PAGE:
|Acute toxicity tests using rotifers: 3. Effects of temperature, strain and exposure time on the sensitivity of Brachionus plicatilis|
Snell, T.W.; Moffat, B.D.; Janssen, C.R.; Persoone, G. (1991). Acute toxicity tests using rotifers: 3. Effects of temperature, strain and exposure time on the sensitivity of Brachionus plicatilis. Environmental Toxicology and Water Quality 6: 63-75
In: Environmental Toxicology and Water Quality. Wiley Interscience: New York, NY. ISSN 1098-2256, more
|Authors|| || Top |
- Snell, T.W.
- Moffat, B.D.
- Janssen, C.R., more
- Persoone, G., more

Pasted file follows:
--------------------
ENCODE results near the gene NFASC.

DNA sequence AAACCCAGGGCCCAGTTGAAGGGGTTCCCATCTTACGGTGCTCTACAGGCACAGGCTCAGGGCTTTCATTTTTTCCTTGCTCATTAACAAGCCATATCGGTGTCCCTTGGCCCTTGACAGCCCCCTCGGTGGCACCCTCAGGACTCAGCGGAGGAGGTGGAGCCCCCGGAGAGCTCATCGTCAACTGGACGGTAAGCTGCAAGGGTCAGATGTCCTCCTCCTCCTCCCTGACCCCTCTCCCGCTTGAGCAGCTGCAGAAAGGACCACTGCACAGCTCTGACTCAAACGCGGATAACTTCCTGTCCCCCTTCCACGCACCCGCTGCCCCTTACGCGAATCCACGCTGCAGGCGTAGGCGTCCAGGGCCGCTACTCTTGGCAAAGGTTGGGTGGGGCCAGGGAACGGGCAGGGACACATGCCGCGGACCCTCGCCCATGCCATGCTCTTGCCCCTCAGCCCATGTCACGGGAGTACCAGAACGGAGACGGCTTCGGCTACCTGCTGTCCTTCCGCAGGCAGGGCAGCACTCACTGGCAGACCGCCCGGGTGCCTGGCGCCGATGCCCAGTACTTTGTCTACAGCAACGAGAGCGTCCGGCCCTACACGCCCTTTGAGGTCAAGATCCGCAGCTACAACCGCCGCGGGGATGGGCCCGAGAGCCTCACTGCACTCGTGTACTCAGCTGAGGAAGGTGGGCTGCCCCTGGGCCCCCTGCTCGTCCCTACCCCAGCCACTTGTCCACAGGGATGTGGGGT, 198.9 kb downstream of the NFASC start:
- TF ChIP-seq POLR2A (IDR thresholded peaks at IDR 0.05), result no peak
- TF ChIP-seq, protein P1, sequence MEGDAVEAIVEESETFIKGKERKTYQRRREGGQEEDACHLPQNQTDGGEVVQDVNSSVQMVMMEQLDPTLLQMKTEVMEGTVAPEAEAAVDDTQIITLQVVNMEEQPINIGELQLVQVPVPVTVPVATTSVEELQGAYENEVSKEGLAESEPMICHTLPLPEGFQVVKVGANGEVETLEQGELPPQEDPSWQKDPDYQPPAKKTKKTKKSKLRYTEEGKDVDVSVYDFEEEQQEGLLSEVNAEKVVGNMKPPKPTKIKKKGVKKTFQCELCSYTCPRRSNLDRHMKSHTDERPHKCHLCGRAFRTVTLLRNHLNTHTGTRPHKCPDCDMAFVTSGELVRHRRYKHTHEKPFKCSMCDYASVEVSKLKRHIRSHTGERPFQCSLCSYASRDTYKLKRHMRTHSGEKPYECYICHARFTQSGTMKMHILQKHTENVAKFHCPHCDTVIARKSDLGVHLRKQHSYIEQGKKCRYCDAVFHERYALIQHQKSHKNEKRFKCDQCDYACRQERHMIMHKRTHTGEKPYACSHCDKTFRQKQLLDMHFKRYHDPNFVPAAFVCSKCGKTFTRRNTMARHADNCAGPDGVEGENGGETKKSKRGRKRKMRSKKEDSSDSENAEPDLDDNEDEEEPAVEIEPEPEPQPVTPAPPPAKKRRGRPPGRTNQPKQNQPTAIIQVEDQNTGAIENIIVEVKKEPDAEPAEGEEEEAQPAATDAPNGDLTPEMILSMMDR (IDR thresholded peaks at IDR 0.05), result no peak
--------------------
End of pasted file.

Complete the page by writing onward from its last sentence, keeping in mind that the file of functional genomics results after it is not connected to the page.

As part of the development of a standardized acute toxicity test, the effect of cyst age, strain, temperature, and exposure time on the toxicity of 21 chemicals to the estuarine rotifer Brachionus plicatilis was investigated. Toxicity was chemical specific, with LC50S ranging from 0.061 mg . L-1 for mercury to 598 mg . L-1 for 2,4-dichlorophenoxyacetic acid. Intralaboratory coefficients of variation averaged 11%, at least three times lower than for other aquatic invertebrate acute tests. The age of rotifer cysts stored up to 27 months had no effect on the sensitivity of test animals, but significant differences in sensitivity were detected among rotifer strains. Test temperatures of 25, 30, and 35-degrees-C generally yielded lower LC50S than at 20-degrees-C. LC50S decreased by 80-90% for cadmium and pentachlorophenol when toxicant exposure time was increased from 24 to 72 h. Life table analysis of rotifer survival in the controls revealed that 72 h is the longest acute test possible without feeding. A comparison of the sensitivity of the rotifer test to that of sea urchin (Arabacia punctulata) early embryo, sea urchin sperm cell, Microtox(R), and Mysidopsis bahia tests revealed comparability for several compounds. However, no species is consistently the most sensitive to all compounds.